Influenza 'widespread' across Iowa

Monday, December 29, 2014

PLYMOUTH CO. -- Influenza and flu cases are increasing across the state of Iowa, including here in Plymouth County.

The Iowa Department of Public Health, or IDPH, issued a press release Monday about an increase in Influenza activity.

Influenza is a type of flu or respiratory illness caused by viruses.

Symptoms may include fever, headache, tiredness, cough, sore throat, nasal congestion and body aches.

The press release issued by the IDPH stated cases of influenza have been confirmed by the State Hygienic Lab in every region of the state.

Tara Geddes, Floyd Valley Community Health manager, said several cases of influenza have been treated in Le Mars.

"It is widespread throughout the state, which means that every county and every area has been affected by it," Geddes said.

The Iowa Influenza Surveillance Network indicated 130 influenza-related hospitalizations have occurred in the state.

The majority of those cases involved people aged 64 or greater, according to the press release.

"It affects younger kids and older adults the most," Geddes said.

The most common flu virus circulating is the influenza A(H3N2) strain, although four different strains have been identified, according to the IDPH.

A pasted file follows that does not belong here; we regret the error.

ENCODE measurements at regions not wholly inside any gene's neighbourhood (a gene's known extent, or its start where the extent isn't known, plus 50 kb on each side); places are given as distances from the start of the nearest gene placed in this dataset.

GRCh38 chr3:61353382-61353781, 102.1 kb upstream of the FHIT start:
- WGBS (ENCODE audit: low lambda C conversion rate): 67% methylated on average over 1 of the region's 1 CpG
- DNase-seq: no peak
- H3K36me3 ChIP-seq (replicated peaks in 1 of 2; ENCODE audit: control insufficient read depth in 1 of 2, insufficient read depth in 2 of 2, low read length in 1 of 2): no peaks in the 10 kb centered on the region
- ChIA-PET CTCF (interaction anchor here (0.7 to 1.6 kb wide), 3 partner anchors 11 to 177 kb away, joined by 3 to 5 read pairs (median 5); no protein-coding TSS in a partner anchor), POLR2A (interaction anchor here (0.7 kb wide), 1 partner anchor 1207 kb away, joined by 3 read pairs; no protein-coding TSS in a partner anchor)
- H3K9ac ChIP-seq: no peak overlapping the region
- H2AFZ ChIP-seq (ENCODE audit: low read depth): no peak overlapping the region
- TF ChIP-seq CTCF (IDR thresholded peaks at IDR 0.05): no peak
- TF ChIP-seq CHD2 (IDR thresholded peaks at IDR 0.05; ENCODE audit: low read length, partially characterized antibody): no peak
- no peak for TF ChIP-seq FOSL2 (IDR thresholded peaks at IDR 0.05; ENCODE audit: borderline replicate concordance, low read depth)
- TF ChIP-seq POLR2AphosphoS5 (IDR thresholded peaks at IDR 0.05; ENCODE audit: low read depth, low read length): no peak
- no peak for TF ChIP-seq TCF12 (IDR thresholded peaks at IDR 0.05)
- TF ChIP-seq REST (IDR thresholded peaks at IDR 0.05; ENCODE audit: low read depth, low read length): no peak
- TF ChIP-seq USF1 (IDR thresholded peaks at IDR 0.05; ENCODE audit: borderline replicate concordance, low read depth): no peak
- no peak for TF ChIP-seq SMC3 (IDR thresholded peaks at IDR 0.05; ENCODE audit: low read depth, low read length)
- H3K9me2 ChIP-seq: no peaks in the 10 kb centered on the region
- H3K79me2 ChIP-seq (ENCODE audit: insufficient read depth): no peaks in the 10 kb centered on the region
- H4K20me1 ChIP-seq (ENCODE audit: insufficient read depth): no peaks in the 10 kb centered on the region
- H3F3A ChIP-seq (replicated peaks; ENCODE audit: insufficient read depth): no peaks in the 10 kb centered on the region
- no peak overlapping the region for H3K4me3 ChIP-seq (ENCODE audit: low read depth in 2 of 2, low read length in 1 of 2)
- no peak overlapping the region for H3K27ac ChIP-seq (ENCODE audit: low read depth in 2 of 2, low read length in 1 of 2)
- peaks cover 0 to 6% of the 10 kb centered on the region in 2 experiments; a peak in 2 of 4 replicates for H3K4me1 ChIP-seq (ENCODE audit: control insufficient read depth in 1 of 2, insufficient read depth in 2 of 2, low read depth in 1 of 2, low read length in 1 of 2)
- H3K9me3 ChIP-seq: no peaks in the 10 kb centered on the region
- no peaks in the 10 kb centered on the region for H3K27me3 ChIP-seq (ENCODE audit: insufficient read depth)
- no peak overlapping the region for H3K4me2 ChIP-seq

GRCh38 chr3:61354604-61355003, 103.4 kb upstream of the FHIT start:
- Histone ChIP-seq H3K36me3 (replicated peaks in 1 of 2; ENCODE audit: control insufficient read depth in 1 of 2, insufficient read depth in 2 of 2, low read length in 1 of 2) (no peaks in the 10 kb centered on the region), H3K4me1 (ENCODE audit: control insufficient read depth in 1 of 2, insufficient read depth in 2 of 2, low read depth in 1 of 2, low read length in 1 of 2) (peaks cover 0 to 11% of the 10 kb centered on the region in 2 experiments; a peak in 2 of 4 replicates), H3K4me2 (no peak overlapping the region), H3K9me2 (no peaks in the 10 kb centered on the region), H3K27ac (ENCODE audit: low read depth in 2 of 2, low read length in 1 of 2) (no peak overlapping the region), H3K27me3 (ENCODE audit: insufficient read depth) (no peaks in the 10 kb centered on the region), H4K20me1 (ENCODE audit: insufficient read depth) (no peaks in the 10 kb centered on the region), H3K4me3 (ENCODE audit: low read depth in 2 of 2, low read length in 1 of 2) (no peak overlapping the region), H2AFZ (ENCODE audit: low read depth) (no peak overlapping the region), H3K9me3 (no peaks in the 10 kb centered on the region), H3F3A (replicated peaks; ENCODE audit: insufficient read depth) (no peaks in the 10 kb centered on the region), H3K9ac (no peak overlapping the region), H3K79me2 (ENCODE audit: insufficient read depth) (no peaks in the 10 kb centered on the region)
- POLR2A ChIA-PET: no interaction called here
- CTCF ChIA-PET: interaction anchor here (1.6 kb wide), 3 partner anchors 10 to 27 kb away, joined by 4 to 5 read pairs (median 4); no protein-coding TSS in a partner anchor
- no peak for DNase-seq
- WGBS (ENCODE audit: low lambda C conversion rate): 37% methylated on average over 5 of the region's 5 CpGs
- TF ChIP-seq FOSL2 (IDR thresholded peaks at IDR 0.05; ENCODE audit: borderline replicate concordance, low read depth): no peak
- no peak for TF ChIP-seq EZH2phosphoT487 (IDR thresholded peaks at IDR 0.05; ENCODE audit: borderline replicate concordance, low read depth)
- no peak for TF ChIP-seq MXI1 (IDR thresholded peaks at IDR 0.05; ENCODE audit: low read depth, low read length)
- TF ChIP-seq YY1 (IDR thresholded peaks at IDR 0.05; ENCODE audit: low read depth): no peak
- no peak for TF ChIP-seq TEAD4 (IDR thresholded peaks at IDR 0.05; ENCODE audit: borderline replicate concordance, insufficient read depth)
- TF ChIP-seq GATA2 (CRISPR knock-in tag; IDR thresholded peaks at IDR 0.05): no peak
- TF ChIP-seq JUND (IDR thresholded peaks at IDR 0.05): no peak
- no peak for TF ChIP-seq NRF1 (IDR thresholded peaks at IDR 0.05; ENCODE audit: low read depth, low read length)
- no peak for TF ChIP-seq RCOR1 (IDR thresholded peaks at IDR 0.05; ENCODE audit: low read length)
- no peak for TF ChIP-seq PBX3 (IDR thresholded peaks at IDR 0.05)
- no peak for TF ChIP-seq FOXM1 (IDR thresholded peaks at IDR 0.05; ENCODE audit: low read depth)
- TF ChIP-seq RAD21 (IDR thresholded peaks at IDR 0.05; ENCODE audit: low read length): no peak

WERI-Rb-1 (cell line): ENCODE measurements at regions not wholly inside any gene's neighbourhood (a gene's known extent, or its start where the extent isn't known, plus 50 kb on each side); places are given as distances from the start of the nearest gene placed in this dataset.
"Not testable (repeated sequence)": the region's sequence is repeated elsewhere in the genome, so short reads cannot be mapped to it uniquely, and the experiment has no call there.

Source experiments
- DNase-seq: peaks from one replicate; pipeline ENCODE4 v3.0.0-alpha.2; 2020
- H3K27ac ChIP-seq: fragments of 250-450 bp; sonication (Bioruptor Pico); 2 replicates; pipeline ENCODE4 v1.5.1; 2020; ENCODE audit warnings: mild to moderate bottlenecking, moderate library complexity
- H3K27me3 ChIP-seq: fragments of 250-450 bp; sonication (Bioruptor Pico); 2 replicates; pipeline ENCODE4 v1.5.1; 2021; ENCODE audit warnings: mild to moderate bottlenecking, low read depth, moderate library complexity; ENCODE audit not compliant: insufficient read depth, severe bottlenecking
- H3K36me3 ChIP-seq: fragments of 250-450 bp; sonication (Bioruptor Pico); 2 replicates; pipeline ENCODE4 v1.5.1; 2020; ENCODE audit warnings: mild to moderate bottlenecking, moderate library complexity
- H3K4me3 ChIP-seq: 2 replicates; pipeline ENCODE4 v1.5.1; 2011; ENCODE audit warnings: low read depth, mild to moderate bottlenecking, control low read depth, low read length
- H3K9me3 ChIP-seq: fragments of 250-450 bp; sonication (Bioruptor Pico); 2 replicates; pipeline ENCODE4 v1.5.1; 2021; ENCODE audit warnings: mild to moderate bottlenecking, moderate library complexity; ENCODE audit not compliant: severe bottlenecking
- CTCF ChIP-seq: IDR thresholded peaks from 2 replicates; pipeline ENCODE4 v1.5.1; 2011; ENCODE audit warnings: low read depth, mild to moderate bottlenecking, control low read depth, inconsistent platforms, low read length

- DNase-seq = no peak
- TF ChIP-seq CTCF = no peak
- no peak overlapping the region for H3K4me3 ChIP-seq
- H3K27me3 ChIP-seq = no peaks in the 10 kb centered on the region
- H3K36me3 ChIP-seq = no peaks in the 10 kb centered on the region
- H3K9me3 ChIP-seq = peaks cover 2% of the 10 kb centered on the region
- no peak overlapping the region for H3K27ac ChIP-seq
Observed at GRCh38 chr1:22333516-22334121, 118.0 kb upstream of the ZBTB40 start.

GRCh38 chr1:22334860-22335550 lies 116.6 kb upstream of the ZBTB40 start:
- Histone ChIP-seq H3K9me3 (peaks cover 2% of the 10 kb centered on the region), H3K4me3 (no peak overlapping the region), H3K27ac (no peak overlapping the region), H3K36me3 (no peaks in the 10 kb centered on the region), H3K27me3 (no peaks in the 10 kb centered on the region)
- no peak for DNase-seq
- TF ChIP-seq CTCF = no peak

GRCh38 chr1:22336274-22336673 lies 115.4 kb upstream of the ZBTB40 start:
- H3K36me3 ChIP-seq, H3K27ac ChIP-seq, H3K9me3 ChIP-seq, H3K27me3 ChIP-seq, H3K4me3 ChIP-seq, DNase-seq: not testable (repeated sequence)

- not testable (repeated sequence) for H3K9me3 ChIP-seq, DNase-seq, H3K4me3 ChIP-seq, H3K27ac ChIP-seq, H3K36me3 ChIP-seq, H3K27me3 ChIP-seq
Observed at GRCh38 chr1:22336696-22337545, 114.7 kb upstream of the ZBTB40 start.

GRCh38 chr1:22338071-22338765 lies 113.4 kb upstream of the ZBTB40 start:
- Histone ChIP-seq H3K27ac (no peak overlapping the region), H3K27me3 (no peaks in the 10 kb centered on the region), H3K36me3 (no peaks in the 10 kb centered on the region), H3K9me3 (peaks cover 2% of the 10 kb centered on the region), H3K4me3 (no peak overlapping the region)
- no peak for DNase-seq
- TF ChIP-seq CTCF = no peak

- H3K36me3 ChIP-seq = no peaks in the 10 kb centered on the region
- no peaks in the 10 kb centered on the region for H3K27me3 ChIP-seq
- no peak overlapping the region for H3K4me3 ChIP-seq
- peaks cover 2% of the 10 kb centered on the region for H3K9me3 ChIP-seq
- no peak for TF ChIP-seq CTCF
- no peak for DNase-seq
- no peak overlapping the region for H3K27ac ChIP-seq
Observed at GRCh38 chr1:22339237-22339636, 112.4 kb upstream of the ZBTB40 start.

The press release stated in years when A(H3N2) viruses dominate, the flu season tends to be more severe with more hospitalizations and deaths.

Based upon the Centers for Disease Control and Prevention's national estimates, an average of 300,000 Iowans get the flu every year.

Flu and its complication of pneumonia cause an average of 1,000 deaths yearly in Iowa, according to the press release.

Geddes said it is very important to get the flu vaccine to help with the prevention of influenza.

However, because the A(H3N2) viruses are only partially covered in the vaccine, it's still important to take other preventive measures, according to the press release.

The IDPH encourages people to cover coughs and sneezes, clean hands frequently and contain germs by staying home when ill.

Geddes said she supports the IDPH preventive techniques.

"The biggest thing to do to prevent it is good hand washing and then staying home when you're sick," Geddes said.

Anti-viral medications are another important treatment for influenza.

Anti-virals are consider the second line of defense for the flu virus, Geddes said.

Anti-vital medication can make flu illness shorter.

The medication works best when used within the first 48 hours of showing symptoms, according to the press release.

It may also reduce the risk of ending up in the hospital or dying from influenza.

If a patient is past the two-day window for anti-viral treatment, Geddes said there are still other options.

"Lots of rest, drinking fluids, staying home and away from other people. That's the main things you can do with viral infections," she said.

Patients receiving treatment may still be contagious five to seven days after symptoms appear, Geddes said.

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